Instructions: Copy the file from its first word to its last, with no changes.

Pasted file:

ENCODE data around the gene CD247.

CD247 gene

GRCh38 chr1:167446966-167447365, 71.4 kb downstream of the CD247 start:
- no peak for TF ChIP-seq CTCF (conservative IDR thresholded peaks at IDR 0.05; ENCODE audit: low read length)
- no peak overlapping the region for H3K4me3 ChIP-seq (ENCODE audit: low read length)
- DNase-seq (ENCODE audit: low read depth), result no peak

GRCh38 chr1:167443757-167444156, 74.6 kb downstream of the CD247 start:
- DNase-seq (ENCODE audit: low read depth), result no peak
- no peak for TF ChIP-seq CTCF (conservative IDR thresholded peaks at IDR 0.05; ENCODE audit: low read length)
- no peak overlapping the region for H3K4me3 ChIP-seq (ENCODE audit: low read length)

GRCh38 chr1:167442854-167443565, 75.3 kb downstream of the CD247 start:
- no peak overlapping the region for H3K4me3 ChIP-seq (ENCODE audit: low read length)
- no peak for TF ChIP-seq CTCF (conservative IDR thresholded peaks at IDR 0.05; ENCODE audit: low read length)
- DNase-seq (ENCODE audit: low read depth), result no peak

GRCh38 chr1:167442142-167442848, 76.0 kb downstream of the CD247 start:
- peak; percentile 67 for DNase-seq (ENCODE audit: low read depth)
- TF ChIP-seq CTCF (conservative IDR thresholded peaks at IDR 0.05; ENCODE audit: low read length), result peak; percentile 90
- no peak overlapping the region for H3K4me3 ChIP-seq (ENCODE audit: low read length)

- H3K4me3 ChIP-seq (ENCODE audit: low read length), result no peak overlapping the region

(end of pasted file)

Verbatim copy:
ENCODE data around the gene CD247.

CD247 gene

GRCh38 chr1:167446966-167447365, 71.4 kb downstream of the CD247 start:
- no peak for TF ChIP-seq CTCF (conservative IDR thresholded peaks at IDR 0.05; ENCODE audit: low read length)
- no peak overlapping the region for H3K4me3 ChIP-seq (ENCODE audit: low read length)
- DNase-seq (ENCODE audit: low read depth), result no peak

GRCh38 chr1:167443757-167444156, 74.6 kb downstream of the CD247 start:
- DNase-seq (ENCODE audit: low read depth), result no peak
- no peak for TF ChIP-seq CTCF (conservative IDR thresholded peaks at IDR 0.05; ENCODE audit: low read length)
- no peak overlapping the region for H3K4me3 ChIP-seq (ENCODE audit: low read length)

GRCh38 chr1:167442854-167443565, 75.3 kb downstream of the CD247 start:
- no peak overlapping the region for H3K4me3 ChIP-seq (ENCODE audit: low read length)
- no peak for TF ChIP-seq CTCF (conservative IDR thresholded peaks at IDR 0.05; ENCODE audit: low read length)
- DNase-seq (ENCODE audit: low read depth), result no peak

GRCh38 chr1:167442142-167442848, 76.0 kb downstream of the CD247 start:
- peak; percentile 67 for DNase-seq (ENCODE audit: low read depth)
- TF ChIP-seq CTCF (conservative IDR thresholded peaks at IDR 0.05; ENCODE audit: low read length), result peak; percentile 90
- no peak overlapping the region for H3K4me3 ChIP-seq (ENCODE audit: low read length)

- H3K4me3 ChIP-seq (ENCODE audit: low read length), result no peak overlapping the region